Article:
Interview with Atlanta Blues Man – Larry Griffith

As a musician, Larry delivers the soul of sound and rhythm to the eternal child, like a universal ice cream man who knows your favorite flavor.  For me, it is his slow, sensual version of “The Personal Manager” by Albert King – a song that made Larry Griffith my best friend and greatest teacher.

 If this interview sounds less than technical, it is.  While Larry is a skilled musician, talented songwriter and a performer who will always be on time and ready to give his audience what they came for, he is, above all else, on a mission to show us our favorite flavor.  In very innocent ways, I have sat on Santa’s lap and tasted the sweetest ice cream this world has to offer.  Days later I found the gift.  It was a box containing something I didn’t think I’d ever receive – a personal manager whose name is Kim.

Larry once poignantly asked me:  “It’s really all about choices, isn’t it?”

I’m sitting outside Crystal’s on Marietta Square, waiting for Larry who has just recently returned from a tour of Canada with Big Bill Morganfield.  This is my first artist interview and I really have no clue how to get started, but I know this man as well as I know myself and I feel like everything is going to be fine.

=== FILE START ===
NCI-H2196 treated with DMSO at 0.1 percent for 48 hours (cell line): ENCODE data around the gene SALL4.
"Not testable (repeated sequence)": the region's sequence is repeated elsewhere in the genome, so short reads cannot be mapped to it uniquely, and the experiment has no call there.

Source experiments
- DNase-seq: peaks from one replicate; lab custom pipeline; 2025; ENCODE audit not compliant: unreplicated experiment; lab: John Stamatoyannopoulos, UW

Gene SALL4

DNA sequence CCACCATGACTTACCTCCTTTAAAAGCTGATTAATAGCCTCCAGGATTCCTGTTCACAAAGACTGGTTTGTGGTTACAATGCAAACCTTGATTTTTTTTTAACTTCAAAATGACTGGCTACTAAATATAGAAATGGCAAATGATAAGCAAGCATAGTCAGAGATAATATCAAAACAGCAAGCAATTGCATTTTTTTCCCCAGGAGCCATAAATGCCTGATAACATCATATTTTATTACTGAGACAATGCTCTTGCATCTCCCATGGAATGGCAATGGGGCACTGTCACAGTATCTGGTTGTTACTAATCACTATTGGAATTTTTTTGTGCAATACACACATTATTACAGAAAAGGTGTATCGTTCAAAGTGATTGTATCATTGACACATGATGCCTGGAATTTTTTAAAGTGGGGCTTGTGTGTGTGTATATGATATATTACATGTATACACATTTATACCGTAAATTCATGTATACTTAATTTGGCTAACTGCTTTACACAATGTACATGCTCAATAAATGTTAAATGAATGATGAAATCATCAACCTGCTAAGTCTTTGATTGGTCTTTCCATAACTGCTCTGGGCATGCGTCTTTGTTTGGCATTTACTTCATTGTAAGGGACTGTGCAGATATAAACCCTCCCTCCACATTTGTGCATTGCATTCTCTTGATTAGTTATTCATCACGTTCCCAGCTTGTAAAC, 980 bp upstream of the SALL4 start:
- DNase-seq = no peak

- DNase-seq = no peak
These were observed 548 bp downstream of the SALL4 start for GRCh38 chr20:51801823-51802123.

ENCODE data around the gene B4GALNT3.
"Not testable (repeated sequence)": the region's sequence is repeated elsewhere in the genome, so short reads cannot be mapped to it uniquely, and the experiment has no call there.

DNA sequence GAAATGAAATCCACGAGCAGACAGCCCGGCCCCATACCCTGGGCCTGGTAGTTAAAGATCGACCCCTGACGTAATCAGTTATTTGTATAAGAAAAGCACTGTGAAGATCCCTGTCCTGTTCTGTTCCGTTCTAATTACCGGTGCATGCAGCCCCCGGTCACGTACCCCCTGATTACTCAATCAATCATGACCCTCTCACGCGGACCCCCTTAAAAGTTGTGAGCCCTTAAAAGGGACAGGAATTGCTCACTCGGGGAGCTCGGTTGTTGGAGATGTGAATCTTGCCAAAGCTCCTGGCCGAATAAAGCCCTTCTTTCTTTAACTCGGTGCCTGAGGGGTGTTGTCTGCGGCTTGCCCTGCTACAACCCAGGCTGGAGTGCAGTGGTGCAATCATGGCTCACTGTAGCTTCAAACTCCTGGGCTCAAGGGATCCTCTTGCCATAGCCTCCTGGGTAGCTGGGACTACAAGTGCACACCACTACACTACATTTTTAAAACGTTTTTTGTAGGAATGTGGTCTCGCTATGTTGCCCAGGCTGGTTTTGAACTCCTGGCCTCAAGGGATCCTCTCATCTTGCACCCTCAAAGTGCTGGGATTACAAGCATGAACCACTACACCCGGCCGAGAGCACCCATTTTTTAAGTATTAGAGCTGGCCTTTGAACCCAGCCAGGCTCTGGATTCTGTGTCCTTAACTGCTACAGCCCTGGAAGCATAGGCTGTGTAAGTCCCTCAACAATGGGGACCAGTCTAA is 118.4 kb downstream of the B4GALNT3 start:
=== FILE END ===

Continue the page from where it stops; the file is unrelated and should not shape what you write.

KIM: So, how old were you when you first realized that you were going to be a musician?

LARRY: I guess I was in third grade and I thought, either I’m going to be a backup singer or a cab driver. Those were my two big ambitions because no one had validated me and told me whether I had any talent. Both of them were basically taking people on a ride, you know?

KIM: And you’re driving!

LARRY: Yeah, and that’s what music does. It takes you on a ride. My mother said, “I noticed you’re in front of the television all the time. Which instrument do you want?” I said, “I’d like a guitar.” So, she went to the pawn shop – we had an open account – and she said, “The guitar is too expensive. I can get you a microphone and drums or I can get you a guitar and no mic.” So, I said, “I’ll take the mic and the drums.” So, from Day One, I had a microphone. I got them from the B & B Loan Company for $80. My mother didn’t have a car and there were 10 of us in the family, so she got out of the cab and said, “Come get these things!”

KIM: You wanted to be heard!

LARRY: Yeah, but I had no idea that you needed an amplifier. I was like, “What’s wrong with this damn thing?” I keep singing into it, but I’m not any louder! You know, I thought you could just sing into it and all of a sudden it would magically amplify you. So to be heard above the drums, I had to sing really, really loud.  That’s how I learned to project, you know? Can’t be shy when you don’t have any amplification!

Read Full Interview.  By Kim Frazier,

Leave a Reply

You must be logged in to post a comment.